by Natasha Arendorf

Reducing South Africa's escalating drop out rate

Coaching students to stay in schools

Coaching students
Reducing South Africa's escalating drop out rate

The high dropout rate among black South African students has been a concern in education circles for many years – but a novel approach by the University of Johannesburg (UJ) in conjunction with the Centre for Coaching at the UCT Graduate School of Business has come up with a practical solution – life coaching.

Their research shows that students who are academically bright can still struggle in their studies not because of a lack of ability or academic input – but because of a lack of support on an emotional and psychological level.

This offers a fresh perspective on alarming recent research by the Human Sciences Research Council, which revealed that up to 40% of SA students drop out in their first year at university. Only 15% finish their degrees in the specified time and black students make up the biggest percentage of dropouts. 

In many top professions – like medicine, engineering and chartered accountancy - black membership is extremely low. The South African Institute of Chartered Accountants (SAICA), for example, noted recently that despite numerous initiatives and bursary programmes to boost black membership only 24% of chartered accountants living in SA are black.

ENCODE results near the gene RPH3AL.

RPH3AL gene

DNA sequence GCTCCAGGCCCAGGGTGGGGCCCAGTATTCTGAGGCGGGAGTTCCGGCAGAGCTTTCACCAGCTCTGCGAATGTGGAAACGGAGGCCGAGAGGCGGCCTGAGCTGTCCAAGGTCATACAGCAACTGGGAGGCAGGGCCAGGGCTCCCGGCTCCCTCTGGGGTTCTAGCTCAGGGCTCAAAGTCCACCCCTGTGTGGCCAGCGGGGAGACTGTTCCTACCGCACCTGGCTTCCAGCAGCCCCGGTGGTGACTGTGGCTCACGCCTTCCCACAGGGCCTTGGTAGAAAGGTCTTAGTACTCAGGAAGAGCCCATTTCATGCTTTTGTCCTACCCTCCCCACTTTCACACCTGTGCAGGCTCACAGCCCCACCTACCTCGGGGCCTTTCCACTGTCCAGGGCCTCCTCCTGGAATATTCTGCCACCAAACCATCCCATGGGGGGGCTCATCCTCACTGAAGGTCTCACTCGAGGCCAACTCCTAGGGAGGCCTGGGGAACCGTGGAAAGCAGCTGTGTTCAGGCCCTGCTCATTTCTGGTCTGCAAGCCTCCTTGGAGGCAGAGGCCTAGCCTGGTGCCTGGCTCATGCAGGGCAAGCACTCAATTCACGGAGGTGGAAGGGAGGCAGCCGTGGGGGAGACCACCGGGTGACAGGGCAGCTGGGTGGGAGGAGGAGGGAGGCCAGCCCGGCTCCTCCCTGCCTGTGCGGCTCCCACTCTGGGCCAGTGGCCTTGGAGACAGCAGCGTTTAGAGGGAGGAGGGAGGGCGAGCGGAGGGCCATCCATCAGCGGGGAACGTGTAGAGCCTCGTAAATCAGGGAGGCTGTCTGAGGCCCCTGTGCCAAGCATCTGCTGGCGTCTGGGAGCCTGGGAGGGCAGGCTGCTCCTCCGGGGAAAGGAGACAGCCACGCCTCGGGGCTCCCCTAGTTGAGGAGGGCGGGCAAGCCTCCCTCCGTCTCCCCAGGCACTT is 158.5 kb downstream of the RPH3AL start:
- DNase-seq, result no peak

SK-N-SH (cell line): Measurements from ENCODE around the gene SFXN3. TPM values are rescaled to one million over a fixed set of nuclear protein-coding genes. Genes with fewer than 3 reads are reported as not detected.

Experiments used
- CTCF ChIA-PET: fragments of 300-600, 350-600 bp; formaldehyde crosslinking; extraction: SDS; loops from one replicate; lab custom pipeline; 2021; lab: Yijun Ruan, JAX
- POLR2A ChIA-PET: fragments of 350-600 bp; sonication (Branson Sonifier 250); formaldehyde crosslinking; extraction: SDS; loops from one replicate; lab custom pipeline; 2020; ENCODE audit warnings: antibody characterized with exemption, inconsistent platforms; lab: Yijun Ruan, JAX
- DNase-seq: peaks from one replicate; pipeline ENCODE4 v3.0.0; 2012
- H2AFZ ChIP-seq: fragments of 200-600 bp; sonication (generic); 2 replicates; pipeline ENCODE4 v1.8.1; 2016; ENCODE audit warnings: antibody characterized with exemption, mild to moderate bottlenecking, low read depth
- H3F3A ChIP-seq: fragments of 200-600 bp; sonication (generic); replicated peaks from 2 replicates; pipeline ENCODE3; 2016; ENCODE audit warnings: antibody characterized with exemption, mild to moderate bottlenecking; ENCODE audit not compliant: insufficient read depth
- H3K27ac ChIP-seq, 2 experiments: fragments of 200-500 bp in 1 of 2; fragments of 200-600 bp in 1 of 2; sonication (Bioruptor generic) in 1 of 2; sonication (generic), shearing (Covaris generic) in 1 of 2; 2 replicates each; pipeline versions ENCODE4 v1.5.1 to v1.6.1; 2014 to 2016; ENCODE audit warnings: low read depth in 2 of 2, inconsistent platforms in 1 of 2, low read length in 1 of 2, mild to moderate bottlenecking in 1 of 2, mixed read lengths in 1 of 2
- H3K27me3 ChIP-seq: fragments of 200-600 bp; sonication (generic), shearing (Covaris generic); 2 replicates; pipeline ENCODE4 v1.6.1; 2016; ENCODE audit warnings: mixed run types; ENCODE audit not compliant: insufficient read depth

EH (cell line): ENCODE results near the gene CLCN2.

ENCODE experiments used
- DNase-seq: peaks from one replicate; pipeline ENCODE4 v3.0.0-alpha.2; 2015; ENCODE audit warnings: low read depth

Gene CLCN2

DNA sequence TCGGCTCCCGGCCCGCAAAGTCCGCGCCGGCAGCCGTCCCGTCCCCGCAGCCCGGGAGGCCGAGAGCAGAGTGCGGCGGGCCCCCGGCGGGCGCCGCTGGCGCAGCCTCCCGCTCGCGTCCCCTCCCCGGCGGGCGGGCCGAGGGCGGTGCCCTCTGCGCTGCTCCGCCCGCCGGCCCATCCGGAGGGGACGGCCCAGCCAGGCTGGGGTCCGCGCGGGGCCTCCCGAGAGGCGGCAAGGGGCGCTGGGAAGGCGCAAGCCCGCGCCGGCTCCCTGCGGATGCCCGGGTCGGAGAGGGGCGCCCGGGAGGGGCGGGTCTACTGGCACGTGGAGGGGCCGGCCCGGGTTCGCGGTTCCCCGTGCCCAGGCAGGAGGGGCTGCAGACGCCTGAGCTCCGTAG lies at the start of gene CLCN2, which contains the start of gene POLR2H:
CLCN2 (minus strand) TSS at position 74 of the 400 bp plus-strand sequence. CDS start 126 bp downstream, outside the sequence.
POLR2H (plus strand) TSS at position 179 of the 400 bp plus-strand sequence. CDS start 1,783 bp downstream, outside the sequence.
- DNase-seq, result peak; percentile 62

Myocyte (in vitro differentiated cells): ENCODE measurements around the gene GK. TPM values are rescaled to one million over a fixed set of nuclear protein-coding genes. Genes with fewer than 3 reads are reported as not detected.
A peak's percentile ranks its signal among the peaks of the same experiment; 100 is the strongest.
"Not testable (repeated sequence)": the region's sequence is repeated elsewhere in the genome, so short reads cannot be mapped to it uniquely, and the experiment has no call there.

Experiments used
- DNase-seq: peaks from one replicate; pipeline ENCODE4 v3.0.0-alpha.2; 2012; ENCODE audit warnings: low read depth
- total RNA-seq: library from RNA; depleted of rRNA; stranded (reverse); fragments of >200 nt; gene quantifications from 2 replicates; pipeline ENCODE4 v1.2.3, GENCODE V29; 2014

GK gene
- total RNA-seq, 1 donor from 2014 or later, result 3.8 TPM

The UJ research targeted chartered accounting bursary students in their final year and set out to establish whether an innovative life coaching project could help improve academic throughput. They invited third-year CA students, who were all holders of a Thuthuka bursary, to participate in the project on a voluntary basis. 

“Students are trained extremely well technically, but not much has been done to date in order to help them cope with their own unique issues and problems on a personal level,” said Erica Du Toit, senior lecturer in the Department of Accountancy in UJ’s Faculty of Economic and Financial Sciences Department. 

“We believe that by teaching students the ability to self-correct and self-regulate within each of their unique life contexts, a well-rounded student with leadership abilities, ethics and a drive for life-long learning can emerge,” says Du Toit. “So we wanted to test this belief.”

Their results speak for themselves. Of the 27 students who had coaching, 78% gained admission to the prestigious CA honours programme. Only 62% of the students who chose not to receive coaching managed to qualify. The combined rate of students admitted into the honours class in 2012 was 72% - a 30% improvement on last year.

Each student underwent a personalised coaching programme which consisted of 10 individual sessions with their selected coach over a period of three months. Thuthuka students all had strong academic potential, but came from rural, underperforming schools and from families with severe financial needs. Research has shown that there is a link between low socio-economic status and low academic achievements. More than 50% of the students registered at UJ are first generation university students within their family and community, and a significant number have a low Living Standards Medium. 

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Issue 58